Also, what would a Christmas play be without reindeer?  Eight of them lined up on the box, with antler heads proudly displayed.  Arms were flying in the air and mouths bellowed the good and bad.  What a motley crew … and immensely lovable too.  You should have seen them all hopping off at the end.

My favourite moment was when a young girl was pleading with someone  – I think the mailman.  Hands in prayer position … imploring, begging.  So good.  Soon to be followed by another girl, crying her eyes out, in the best tradition of drama.  Angst always gets me.

I smiled a lot
I clapped
And I wished that more than a few of those kids were mine
Maybe next lifetime

Thumbs Up

I walked into the Belmont Pharmacy today, supposedly for no useful purpose.  Actually I figure saying hi is quite useful.

Suzanne greeted me and we blabbed a bit.  About what I can’t remember.  But I got really excited about something.  In a fit of verticality, I threw my arms into the air.  Unbenounced to me  (Wow.  I don’t know how to spell that word.  Excuse me for a minute while I take a SpellCheck break.)  … …  Now, where was I?  Oh yeah …  Ouch.  Apparently the word doesn’t exist.  All I got back was “undenounced”.  I’m pretty sure that’s not the same.  Okay, let’s try Google  … …  Ah hah!  Unbenownst  →  “without the knowledge of”.

I realize that was a lot of further ado, so let’s cut to the chase.  My right thumb smashed into a plastic sign hanging from the ceiling.   My soul yelped and my thumb gushed red.  Darn blood thinners.  They’ll get you every time.  Quick like a bunny, Suzanne passed me a paper towel.  I love it that Bounty is the quicker picker-upper but I guess I needed three-ply.

Suzanne didn’t have any Bandaids except for those nestled in boxes for sale.  I didn’t want her to break open a package so I headed to the Diner, grasping said digit.  Chrystal saw my scarlet plight and got me a couple of Elastoplasts (I’m an equal opportunity adhesive bandage guy).  Being a righthanded dude, I couldn’t get the paper off so I approached a table of local women and Sue did the deed.  Off to the washroom and soon I was well covered.  I decided not to go with the flow.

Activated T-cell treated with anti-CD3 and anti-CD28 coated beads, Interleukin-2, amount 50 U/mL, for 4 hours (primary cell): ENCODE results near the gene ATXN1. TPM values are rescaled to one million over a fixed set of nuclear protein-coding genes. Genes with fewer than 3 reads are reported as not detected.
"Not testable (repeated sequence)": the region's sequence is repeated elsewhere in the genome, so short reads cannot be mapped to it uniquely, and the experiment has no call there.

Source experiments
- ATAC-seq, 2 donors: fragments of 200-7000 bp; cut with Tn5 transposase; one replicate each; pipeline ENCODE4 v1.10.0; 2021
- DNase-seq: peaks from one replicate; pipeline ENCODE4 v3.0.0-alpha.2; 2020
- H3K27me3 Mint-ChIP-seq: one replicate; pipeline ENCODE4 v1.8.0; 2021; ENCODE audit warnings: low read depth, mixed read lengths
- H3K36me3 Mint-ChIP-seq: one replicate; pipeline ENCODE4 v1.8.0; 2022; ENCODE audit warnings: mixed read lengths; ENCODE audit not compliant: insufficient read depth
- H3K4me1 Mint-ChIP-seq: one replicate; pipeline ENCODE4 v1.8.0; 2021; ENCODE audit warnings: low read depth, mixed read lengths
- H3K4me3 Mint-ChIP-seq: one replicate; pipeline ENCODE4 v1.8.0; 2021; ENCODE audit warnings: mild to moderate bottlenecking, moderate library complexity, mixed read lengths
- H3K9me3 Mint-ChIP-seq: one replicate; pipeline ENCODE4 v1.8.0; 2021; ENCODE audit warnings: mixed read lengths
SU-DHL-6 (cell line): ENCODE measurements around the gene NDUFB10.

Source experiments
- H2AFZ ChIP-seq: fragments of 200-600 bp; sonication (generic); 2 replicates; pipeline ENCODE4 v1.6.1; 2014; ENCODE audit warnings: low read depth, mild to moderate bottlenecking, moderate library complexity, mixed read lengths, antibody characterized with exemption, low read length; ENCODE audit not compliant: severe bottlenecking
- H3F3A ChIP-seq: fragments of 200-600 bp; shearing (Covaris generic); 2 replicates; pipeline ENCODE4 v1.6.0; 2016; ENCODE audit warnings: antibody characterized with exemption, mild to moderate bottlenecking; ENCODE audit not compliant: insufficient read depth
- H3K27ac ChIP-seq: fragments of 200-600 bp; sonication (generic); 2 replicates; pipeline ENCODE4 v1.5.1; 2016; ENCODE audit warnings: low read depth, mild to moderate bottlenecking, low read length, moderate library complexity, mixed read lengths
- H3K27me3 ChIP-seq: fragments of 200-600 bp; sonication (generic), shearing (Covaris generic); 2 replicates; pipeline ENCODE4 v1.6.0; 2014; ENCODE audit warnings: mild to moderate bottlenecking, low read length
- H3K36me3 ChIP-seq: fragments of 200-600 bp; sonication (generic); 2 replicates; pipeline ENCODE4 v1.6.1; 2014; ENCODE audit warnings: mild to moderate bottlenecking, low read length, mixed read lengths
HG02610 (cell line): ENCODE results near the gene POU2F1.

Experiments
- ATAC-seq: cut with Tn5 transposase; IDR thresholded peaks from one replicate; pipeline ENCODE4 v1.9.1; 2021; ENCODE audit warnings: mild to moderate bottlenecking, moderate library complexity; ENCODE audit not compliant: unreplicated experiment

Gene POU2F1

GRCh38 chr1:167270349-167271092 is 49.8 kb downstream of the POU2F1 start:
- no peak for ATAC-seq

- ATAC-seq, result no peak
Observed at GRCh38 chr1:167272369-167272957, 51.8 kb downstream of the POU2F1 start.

That’s enough dramatics, Bruce.  We’re not exactly talking heart surgery here.

Much of the rest of my day was humbling.  I was a whiz at peeing but how does a thumb deprived human get his pants done up again?  Then I was trying on winter boots at Mountain Equipment Co-Op.  I couldn’t shove my insoles down deep but Janique came to the rescue.  She just about had to do up my laces but I managed a loose approximation of the task.

You know, the thumb is an awfully valuable tool out there in the world, not that I was aware of the fact before today.  I was fumbling, again and again.

Somewhere along the way, in a quiet moment of digital repose, a thought crossed my frontal lobe:

What did you learn today, Bruce?
Do you avoid all exultations in the spirit of painfree thumb wholeness?
Or do you throw yourself into the air whenever a deeper spirit moves you?

I vote for the jump-up

Up In The Air

It’s quite possible that I’m a strange person.  For instance, I keep testing gravity.

I was lifting weights at Wellington Fitness yesterday.  My dear friend Karisa works there and today her boyfriend Nick was working out.  She’s so much in love with her man and today I got to meet him.  He seems like a fine fellow.  Later, I told Karisa that I hope their love continues to blossom and that they grow old together.

I was standing at the front desk, so very happy that she’s happy.  I was drinking my protein powder from a shaker cup.  Without apparent thought, I threw the cup way high into the air, close to the ceiling.  The toss wasn’t as straight up as I’d hoped, and I rushed forward to make the catch.  It was a glancing blow and then a smash on the floor.  Vanilla goo flowed freely.

For a bit I just stared.  Did I really do that?  Apparently so.  The puddle was immense and Karisa found me some paper towels.  I soaked and wiped and soaked some more.  And then Brandon showed up with a mop.  I was happy, not embarrassed or guilty.  Nothing in my cognitive system had planned it out.  I just … threw.

Many years ago, when I was teaching at St. Mary Choir School, I must have been similarly happy.  I was standing in the staff room talking with Marg, after consuming a precious liquid in my favourite mug.  Same story.  The mug soared.  The mug broke.  I stared.  And somehow it was all okay.

Then there was the time in Costco when I was also flying high.  I was slurping my chocolate waffle cone while talking to a couple of employees in the vision department.  Up went the cone, sadly nowhere near the store’s high ceiling.  It did a flip in the air.  I reached out my right hand.  Plop … ice cream end down.  It should have been on the Plays of the Week.  Oh, what a good boy was I.

Guess my eye-hand co-ordination has faded over the years.  But it’s okay.  I was volunteering yesterday afternoon at South Dorchester School and Tiffany asked me if I would like a water bottle.  She had one extra.  And it has a holey insert for shaking.  Nice.